Occupation: Mayor, City of Chicago
His honeymoon with Chicago, such as it was, is over. But he’s still the top dog because when faced with issues big and small— but mostly big—the mayor meets them the only way he knows how: head on. He spoke to Chicago on January 30.
Who do you think is the most powerful person in town?
I have no idea. I don’t spend time thinking about it.
I thought you were going to say, “my wife.”
No. Sorry. That would be a chauvinistic comment. [Pauses.] I don’t have to say it; I think it. [Laughs.]
You’re nearing the end of year three. Has the job been harder or easier than you thought?
It’s been more exciting. This is the most rewarding time I’ve ever spent in public service—in the sense that you can really make a difference. I’ll give you one ex- ample. I made a decision with Barbara [Byrd-Bennett, No. 54] on day one, but [we] finalized it this year. For the first time in the history of Chicago, we have universal kindergarten. We used to do 20,000 kids at seven hours and 20,000 kids at two hours. Now all 40,000 kids enrolled in CPS kindergarten get a full day. In addition, we’re adding 5,000 more at-risk children to full-day pre-K.
What are your priorities for the next 12 months?
We’ve made dramatic changes and reforms to the city budget; we gotta keep making those reforms so we’re better at delivering services. We’re no longer going to be A Tale of Two Cities on recycling. We now have recycling in every neighborhood in the city. Our [high-school] graduation rate last year had the high- est one-year jump [from 61 percent for the 2011-2012 school year to 65 percent last school year]. Our on-track rate [of freshmen who anticipate to graduate] is now at 80 percent, the most significant turnaround of any big city. Then obviously the day-in, day-out effort of bringing safety to every part of the city and every neighborhood.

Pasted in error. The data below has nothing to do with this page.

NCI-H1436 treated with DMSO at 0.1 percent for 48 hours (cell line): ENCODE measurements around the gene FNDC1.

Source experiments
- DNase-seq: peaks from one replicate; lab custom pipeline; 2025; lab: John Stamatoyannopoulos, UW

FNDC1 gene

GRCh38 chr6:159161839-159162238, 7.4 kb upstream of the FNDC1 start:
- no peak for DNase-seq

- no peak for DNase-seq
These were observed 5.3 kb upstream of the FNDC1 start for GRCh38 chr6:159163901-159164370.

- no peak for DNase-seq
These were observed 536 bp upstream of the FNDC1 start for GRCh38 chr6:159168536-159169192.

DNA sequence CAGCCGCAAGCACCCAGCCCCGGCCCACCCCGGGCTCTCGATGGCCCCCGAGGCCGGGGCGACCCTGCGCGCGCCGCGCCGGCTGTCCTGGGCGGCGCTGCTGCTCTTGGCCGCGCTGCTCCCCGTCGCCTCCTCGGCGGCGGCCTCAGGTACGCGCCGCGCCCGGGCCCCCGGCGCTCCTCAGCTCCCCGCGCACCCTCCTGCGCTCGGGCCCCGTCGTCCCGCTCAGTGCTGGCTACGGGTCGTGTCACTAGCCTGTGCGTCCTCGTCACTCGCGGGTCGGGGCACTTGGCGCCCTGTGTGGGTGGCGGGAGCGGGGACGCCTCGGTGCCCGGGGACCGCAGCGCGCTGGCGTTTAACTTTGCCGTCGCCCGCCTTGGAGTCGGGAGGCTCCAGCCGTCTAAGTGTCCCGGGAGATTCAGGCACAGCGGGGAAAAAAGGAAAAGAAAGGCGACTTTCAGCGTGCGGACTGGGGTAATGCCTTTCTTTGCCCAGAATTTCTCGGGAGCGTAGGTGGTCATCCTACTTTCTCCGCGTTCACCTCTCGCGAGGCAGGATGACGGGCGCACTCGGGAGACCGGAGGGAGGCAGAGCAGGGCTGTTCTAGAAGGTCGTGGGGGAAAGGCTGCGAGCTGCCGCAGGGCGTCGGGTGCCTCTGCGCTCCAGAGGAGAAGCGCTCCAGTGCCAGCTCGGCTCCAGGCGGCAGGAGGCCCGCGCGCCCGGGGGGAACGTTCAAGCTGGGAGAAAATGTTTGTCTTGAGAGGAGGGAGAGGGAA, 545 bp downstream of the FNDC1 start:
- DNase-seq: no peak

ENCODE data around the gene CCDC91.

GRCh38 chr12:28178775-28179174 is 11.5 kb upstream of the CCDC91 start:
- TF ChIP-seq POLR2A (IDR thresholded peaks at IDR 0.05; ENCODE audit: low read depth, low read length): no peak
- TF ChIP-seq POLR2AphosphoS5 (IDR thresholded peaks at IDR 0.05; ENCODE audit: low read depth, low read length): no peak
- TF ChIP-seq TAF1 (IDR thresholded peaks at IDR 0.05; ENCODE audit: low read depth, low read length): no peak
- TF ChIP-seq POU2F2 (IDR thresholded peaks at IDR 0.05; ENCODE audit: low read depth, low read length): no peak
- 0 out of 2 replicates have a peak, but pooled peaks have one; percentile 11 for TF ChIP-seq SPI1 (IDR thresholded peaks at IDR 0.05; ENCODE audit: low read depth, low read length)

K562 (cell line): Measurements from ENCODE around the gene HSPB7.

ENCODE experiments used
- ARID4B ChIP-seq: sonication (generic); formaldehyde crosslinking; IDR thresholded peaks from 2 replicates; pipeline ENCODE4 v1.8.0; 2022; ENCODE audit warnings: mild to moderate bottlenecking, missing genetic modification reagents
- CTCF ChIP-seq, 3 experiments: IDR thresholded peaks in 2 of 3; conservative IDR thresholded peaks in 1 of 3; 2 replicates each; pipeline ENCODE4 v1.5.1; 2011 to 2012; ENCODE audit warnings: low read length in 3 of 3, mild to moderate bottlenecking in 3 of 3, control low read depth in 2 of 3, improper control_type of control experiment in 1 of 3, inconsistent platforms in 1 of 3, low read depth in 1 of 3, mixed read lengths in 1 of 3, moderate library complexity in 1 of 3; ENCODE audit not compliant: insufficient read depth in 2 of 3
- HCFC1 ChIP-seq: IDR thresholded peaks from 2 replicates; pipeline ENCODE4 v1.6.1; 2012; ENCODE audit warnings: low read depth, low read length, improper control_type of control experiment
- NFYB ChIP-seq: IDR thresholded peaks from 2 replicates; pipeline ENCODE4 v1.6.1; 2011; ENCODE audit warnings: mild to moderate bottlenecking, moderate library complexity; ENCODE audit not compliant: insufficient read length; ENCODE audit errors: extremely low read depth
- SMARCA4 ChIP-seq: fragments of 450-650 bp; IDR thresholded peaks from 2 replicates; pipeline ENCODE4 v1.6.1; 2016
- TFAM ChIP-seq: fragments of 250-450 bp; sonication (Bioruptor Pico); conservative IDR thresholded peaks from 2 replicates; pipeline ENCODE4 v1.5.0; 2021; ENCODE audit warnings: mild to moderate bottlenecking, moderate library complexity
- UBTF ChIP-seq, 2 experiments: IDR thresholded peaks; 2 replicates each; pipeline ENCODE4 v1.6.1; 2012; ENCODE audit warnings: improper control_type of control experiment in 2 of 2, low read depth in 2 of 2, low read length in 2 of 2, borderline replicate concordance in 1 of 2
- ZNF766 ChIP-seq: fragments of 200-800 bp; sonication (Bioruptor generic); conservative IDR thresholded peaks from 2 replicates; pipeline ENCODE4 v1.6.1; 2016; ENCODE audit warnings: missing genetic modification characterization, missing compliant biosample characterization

Some of these decisions have not been popular. in fact, your poll numbers seem to be going down. Do you—
First of all, the full school day, universal kindergarten — very popular.
Charter schools, school closings—
School choice is very popular. School closings, there’s a reason nobody else did it. We had to deal with the lack of quality throughout the system. Was it the right thing? It was very difficult, but I thought we did the most balanced thing we could do to make sure that every child got a quality education.
You have been trying to get the city’s fiscal house in order, but there are still huge structural problems.
Of course! You don’t expect years of sin to end in two years, do you? There was a reason nobody wanted to touch garbage collection—let me remind you, Chicago had the most expensive garbage-per-ton of any city in America. Nobody wanted to touch it because of politics. I took what was considered taboo, third-rail—we touched it, reformed it, and expanded the services. Nobody wanted to touch community health care because it was politically too hard. And now we know because of the studies [that our clinics offer] better health care, are open longer hours, and provide more services to the recipients. We took on the politics to do a better job.
You already have $6 million or so banked for your reelection campaign. are you nervous about somebody challenging you?
Look, you prepare yourself for the campaign, not for a particular candidate. I want to make sure I’m focused on the job I have and on what I’m doing.
Would you like to tell voters why you should be reelected?
Well, we’re not there yet. I will when I get there. Don’t worry.
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